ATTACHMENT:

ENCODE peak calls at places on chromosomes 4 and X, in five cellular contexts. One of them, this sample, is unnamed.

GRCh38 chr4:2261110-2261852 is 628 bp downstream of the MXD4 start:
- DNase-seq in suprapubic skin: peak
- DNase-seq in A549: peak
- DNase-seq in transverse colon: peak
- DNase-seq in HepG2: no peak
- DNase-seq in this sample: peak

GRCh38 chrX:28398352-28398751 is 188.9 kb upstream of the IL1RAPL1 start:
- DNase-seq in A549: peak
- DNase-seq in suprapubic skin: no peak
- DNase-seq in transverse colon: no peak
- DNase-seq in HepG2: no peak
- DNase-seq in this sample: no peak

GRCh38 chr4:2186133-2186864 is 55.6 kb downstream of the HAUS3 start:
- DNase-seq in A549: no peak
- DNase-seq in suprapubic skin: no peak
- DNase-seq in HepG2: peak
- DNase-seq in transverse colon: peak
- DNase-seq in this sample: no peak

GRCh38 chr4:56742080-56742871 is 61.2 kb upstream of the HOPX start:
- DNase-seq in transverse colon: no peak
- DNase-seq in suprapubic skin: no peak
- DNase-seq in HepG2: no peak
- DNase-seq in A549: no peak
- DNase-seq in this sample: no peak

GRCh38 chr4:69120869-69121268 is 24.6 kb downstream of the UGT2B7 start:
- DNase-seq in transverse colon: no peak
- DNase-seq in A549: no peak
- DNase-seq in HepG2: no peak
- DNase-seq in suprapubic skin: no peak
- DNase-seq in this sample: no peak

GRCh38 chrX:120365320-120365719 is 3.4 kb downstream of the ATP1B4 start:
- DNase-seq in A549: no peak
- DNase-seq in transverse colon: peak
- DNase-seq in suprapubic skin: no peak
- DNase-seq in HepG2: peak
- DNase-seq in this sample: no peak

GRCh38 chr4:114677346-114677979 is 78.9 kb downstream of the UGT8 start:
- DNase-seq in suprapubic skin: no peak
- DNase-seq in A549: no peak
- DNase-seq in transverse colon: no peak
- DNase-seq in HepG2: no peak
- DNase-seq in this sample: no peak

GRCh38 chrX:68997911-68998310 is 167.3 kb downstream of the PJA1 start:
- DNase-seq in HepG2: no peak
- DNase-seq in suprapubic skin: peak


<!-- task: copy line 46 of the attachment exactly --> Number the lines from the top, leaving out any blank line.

- DNase-seq in suprapubic skin: peak